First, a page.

The Motorhead: A S&W Whitebox Class

If there is a classic example of “better living through chemistry” the Motorhead is it. Using advanced pharmaceuticals, DNA techniques, and nano-tech they can push the human body (including the brain) beyond its natural limits. Of course, when you violate nature there is a price to pay and as the Motorhead up powers more and more their body or mind may simply collapse from the strain.

The Good: Up reaching a level the Motorhead can pick up to his level number in improvements but can pick fewer or even zero. The improvements are permanent. The same item can be picked multiple times at the same level:

  • Improve STR, DEX, CON, or INT by +1
  • Add 1d6 HP
  • Add +1 to armor class without armor
  • Add +1 to saving throws
  • Add +1 to BAB
  • Add +1d4 to HtH damage

The Bad: The human body is still just a human body. After selecting your improvements record their total value (+1 for most, the die results for Hit Point improvement, and the roll of 1d4 for the extra HtH die). When you next go up a level before picking improvements make a saving throw versus death with the total value of the prior level’s improvements as a penalty. The Motorhead is the classic example of living fast and dying young.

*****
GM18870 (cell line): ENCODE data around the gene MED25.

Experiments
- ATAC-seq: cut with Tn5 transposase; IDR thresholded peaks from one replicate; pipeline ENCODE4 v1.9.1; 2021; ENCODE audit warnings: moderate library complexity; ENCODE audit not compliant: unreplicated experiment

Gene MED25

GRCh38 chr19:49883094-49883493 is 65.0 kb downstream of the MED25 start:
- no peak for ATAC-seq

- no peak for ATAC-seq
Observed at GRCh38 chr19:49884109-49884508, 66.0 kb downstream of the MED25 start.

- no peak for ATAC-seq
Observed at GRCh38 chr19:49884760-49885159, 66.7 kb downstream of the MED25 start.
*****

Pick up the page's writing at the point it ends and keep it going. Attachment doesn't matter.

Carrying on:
The Ugly: However, some Motorheads aren’t that lucky. If you survive the saving throw versus death make a second one with the same penalty. If you fail roll you suffer a permanent disability. Roll d4 and apply the following:

  1. Enfeebled: STR and CON reduced by your new level